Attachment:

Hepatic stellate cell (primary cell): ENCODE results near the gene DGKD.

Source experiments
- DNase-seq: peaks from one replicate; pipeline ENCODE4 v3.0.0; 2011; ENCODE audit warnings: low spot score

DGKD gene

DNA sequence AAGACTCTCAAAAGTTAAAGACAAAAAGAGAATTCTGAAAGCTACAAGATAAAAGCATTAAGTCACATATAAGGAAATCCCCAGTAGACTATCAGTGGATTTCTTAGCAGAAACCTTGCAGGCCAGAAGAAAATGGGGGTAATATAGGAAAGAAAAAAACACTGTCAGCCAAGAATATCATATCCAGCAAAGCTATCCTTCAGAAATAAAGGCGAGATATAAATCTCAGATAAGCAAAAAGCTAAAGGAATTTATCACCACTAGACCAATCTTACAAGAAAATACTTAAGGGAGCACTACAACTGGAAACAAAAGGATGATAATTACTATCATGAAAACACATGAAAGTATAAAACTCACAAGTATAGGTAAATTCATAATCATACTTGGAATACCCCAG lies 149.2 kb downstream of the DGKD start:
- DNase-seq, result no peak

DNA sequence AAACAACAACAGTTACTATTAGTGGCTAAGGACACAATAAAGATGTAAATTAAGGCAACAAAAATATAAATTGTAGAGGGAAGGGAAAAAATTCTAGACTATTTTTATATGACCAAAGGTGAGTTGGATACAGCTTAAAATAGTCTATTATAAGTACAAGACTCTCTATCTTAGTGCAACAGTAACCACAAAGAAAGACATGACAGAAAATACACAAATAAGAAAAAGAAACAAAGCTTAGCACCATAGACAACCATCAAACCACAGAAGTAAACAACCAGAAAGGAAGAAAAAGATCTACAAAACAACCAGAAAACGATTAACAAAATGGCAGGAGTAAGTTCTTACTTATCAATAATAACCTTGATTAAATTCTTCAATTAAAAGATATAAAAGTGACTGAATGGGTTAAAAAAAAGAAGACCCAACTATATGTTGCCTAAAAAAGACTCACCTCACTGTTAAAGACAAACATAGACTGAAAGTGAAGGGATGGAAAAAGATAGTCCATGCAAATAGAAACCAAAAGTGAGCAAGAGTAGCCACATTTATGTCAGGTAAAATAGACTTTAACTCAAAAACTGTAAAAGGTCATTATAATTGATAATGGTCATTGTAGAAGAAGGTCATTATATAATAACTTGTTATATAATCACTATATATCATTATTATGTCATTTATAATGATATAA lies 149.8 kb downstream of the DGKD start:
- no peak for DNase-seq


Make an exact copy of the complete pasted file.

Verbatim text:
Hepatic stellate cell (primary cell): ENCODE results near the gene DGKD.

Source experiments
- DNase-seq: peaks from one replicate; pipeline ENCODE4 v3.0.0; 2011; ENCODE audit warnings: low spot score

DGKD gene

DNA sequence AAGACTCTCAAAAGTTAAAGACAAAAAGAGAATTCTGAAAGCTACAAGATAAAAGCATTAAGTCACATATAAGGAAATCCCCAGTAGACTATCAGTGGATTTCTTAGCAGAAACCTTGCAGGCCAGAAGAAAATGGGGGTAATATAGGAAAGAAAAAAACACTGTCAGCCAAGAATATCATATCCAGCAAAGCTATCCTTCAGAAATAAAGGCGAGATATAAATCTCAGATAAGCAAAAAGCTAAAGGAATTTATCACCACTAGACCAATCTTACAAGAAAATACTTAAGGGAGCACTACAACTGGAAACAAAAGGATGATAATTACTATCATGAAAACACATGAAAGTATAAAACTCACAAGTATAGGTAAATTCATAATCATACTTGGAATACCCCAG lies 149.2 kb downstream of the DGKD start:
- DNase-seq, result no peak

DNA sequence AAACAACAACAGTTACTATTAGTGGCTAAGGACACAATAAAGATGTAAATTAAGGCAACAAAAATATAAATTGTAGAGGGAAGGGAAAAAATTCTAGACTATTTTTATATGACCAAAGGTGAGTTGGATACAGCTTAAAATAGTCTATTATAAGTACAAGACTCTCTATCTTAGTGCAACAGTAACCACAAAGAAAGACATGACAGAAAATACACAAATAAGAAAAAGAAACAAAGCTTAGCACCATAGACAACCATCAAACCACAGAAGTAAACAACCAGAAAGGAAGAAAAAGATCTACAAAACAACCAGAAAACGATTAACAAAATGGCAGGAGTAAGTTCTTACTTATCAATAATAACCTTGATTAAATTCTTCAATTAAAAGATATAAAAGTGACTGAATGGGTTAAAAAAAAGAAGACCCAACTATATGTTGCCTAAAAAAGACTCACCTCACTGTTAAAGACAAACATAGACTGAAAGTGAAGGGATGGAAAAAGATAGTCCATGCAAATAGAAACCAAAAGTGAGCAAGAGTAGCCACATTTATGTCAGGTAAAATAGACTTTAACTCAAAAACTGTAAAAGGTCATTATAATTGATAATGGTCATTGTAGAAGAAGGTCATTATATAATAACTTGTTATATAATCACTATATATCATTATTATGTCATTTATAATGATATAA lies 149.8 kb downstream of the DGKD start:
- no peak for DNase-seq